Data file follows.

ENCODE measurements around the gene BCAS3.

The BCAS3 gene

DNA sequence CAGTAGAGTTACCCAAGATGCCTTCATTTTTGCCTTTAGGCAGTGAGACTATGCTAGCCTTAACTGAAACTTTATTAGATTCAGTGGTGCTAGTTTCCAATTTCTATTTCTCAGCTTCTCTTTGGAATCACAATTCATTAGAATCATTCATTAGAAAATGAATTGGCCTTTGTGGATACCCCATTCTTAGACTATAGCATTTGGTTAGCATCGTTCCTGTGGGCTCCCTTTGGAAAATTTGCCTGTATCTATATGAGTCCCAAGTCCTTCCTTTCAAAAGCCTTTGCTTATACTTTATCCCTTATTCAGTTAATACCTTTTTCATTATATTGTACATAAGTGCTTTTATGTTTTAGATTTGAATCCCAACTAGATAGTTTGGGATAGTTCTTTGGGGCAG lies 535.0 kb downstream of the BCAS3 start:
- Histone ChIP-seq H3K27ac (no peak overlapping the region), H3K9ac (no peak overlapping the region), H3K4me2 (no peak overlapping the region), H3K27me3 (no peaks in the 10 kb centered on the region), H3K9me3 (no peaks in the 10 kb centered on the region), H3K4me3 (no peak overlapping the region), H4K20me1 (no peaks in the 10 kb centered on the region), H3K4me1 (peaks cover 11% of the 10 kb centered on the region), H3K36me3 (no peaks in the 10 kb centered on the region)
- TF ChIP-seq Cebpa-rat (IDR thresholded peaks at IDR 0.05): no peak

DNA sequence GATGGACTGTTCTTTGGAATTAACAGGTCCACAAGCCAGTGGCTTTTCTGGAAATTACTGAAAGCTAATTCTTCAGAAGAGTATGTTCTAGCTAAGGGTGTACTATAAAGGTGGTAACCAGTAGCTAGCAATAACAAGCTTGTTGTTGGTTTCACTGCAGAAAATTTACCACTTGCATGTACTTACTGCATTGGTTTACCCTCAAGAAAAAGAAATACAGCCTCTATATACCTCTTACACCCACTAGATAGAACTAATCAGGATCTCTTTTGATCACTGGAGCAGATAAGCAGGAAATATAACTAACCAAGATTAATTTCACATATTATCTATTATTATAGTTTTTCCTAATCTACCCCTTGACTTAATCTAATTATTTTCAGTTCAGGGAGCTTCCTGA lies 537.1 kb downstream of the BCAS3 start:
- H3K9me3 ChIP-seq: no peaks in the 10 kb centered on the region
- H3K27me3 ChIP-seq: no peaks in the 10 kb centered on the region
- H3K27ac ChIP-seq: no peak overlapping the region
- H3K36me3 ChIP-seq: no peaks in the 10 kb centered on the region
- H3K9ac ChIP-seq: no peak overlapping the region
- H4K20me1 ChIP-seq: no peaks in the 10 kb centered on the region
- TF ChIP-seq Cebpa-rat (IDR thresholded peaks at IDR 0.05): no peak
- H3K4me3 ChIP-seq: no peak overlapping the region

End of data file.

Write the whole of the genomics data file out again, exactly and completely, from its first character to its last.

ENCODE measurements around the gene BCAS3.

The BCAS3 gene

DNA sequence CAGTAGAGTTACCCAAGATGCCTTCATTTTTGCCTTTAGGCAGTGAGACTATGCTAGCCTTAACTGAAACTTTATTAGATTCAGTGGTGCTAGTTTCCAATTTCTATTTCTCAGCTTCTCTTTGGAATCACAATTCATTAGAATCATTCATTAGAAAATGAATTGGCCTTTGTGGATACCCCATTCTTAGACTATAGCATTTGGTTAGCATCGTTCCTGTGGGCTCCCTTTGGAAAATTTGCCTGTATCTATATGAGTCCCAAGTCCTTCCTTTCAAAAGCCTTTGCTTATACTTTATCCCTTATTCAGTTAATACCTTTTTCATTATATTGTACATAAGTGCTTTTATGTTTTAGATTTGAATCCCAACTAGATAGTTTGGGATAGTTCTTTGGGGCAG lies 535.0 kb downstream of the BCAS3 start:
- Histone ChIP-seq H3K27ac (no peak overlapping the region), H3K9ac (no peak overlapping the region), H3K4me2 (no peak overlapping the region), H3K27me3 (no peaks in the 10 kb centered on the region), H3K9me3 (no peaks in the 10 kb centered on the region), H3K4me3 (no peak overlapping the region), H4K20me1 (no peaks in the 10 kb centered on the region), H3K4me1 (peaks cover 11% of the 10 kb centered on the region), H3K36me3 (no peaks in the 10 kb centered on the region)
- TF ChIP-seq Cebpa-rat (IDR thresholded peaks at IDR 0.05): no peak

DNA sequence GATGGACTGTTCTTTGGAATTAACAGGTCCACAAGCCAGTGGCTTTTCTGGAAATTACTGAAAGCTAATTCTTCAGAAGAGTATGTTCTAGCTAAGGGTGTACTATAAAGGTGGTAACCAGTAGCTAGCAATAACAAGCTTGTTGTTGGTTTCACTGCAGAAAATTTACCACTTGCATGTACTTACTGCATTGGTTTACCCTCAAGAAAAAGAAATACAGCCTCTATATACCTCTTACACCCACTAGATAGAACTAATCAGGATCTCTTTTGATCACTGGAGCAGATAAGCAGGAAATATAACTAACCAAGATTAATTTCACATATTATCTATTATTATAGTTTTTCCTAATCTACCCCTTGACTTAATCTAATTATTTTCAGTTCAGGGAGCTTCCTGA lies 537.1 kb downstream of the BCAS3 start:
- H3K9me3 ChIP-seq: no peaks in the 10 kb centered on the region
- H3K27me3 ChIP-seq: no peaks in the 10 kb centered on the region
- H3K27ac ChIP-seq: no peak overlapping the region
- H3K36me3 ChIP-seq: no peaks in the 10 kb centered on the region
- H3K9ac ChIP-seq: no peak overlapping the region
- H4K20me1 ChIP-seq: no peaks in the 10 kb centered on the region
- TF ChIP-seq Cebpa-rat (IDR thresholded peaks at IDR 0.05): no peak
- H3K4me3 ChIP-seq: no peak overlapping the region